Caledonian Road history snaps are a fascinating trip down memory lane
- Credit: Archant
You can take the man out of the Cally...
Photographer Keith Collman left his house in Frederica Street, off Caledonian Road, more than half a century ago. But the Cally is still where his heart remains.
In the 1970s and ’80s, he would return to his old stomping ground and simply walk up and down the long stretch, taking photos. The results could be extraordinary.
A car is lying on its side in one photo. Another shows an old woman closely inspecting a bin bag full of rubbish. No big deal.
Keith, 67, who now lives in Hemel Hempstead, recently shared his superb gallery on his website.
He said: “The house in which I was born has long been demolished, but my happy memories remain.
“In the ’70s and ’80s, I went back to record some of the places I remembered and enjoyed. I still visit the Cally to this day, but it has changed a lot.”
- 1 Woman harassed by Claudia Webbe wanted MP 'to be humiliated'
- 2 5 of the best things to do with kids in north London
- 3 Mother Clucker! Fried chicken restaurant to open in Upper Street
- 4 VOTE: Which north London fish and chip shop is your favourite?
- 5 Man arrested, cyclist seriously injured after alleged hit and run
- 6 'Wrong place, wrong time': Men convicted after fatal mistaken revenge shooting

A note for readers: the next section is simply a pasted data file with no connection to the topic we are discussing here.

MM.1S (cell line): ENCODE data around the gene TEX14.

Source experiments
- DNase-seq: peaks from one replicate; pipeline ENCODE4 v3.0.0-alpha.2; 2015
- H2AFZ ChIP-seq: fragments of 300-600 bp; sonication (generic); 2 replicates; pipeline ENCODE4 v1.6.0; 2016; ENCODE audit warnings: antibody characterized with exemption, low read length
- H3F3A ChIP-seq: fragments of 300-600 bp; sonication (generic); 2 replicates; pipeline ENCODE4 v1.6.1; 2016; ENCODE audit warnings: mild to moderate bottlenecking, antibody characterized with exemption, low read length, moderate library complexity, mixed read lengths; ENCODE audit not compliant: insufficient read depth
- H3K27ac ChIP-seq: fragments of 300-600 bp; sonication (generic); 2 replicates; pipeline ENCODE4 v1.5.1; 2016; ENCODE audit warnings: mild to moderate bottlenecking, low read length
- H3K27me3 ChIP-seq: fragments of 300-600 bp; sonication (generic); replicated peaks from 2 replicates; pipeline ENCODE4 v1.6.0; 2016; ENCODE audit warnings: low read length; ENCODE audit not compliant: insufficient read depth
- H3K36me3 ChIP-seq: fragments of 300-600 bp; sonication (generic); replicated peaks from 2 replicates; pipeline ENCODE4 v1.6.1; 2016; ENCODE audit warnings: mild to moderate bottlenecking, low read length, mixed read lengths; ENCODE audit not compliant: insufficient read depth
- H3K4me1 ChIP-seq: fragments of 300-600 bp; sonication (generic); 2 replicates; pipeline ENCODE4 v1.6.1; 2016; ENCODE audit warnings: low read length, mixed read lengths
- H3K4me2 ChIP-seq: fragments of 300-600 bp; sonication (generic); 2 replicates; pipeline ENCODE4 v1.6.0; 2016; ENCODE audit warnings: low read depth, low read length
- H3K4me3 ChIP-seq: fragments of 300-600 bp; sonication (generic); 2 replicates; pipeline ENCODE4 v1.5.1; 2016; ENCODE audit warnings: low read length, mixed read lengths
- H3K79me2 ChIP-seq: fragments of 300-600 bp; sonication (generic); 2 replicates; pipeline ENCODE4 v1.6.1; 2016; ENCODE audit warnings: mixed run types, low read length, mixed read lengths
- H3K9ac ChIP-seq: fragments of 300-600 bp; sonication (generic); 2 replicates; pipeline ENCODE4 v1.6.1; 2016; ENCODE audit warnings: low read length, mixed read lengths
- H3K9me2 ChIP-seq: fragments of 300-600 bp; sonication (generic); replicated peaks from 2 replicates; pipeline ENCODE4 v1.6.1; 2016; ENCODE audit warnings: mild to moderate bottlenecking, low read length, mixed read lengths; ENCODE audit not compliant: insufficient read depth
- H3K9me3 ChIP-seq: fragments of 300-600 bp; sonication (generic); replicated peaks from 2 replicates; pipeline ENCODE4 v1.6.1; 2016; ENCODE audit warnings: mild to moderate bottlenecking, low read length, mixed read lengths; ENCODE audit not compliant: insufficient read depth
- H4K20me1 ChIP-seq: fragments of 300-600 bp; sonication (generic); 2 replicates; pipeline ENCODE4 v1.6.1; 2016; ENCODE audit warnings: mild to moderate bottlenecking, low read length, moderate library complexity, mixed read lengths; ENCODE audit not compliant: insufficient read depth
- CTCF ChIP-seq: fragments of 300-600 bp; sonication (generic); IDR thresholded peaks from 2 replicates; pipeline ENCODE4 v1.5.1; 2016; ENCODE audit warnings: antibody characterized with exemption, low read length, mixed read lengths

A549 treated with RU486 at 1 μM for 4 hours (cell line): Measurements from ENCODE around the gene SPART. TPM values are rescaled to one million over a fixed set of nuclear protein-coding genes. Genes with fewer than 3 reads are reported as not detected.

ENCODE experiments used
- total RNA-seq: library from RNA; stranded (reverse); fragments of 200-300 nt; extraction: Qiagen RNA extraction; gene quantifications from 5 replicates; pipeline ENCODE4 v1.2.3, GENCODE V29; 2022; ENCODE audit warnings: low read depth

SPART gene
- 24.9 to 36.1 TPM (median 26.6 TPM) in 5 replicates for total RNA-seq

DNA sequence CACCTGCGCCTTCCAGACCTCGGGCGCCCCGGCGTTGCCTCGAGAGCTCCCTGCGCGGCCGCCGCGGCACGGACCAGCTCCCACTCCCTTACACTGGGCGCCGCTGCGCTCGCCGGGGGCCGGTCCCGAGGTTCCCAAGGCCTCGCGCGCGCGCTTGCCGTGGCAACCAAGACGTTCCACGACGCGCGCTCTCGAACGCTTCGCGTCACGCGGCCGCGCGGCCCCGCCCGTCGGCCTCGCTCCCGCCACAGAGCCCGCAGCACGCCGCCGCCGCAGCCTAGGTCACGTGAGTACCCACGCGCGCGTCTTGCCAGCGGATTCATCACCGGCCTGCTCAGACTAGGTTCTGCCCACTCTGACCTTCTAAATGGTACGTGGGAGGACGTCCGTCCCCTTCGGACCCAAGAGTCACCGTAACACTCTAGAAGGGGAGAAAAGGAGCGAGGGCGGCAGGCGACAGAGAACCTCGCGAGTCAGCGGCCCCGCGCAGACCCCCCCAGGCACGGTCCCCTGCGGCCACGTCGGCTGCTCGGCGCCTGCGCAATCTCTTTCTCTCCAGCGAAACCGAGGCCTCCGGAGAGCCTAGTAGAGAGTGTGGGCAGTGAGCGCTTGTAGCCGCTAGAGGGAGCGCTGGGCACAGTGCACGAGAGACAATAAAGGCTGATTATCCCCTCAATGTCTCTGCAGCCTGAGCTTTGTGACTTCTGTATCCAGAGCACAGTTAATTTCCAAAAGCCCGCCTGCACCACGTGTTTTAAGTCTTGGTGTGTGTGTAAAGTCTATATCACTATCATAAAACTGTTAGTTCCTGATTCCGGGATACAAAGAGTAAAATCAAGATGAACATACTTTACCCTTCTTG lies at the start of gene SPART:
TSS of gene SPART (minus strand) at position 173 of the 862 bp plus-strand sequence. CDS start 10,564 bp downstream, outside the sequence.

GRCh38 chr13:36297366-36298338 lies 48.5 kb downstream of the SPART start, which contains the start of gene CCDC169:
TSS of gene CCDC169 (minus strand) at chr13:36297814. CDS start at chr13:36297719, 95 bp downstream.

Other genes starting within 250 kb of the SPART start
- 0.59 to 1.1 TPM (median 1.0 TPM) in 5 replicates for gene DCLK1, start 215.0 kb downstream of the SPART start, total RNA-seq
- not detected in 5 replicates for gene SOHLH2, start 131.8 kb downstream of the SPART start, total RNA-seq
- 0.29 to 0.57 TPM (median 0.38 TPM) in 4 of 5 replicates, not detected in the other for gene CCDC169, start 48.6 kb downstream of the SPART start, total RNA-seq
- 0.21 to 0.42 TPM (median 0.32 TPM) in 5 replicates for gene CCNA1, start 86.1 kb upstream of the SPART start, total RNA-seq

- 7 Jailed: Members of 'sophisticated' drugs crime gang sentenced
- 8 The Queen’s Platinum Jubilee flypast: Where, and when, the planes will fly over north and east London
- 9 Appeal hearing of MP Claudia Webbe gets under way
- 10 Major tube strike to follow Queen's Platinum Jubilee long weekend
Overturned cars and forensic litter inspections aside, he added: “The Cally was just normal. I have such fond memories because I was a kid and there were never any problems.
“Each part of it would have its own community and they would tend to stick to their end of the road. I was in Frederica Street, opposite Pentonville Prison, and we would do all our shopping there.”
A graphic designer by trade, photography has strictly been a hobby for Keith.
But even this was a product of the Cally area: “It was ever since I was a youngster. I started when I used to go trainspotting at King’s Cross station.”
To see Keith’s full Cally portfolio, click here to visit his website.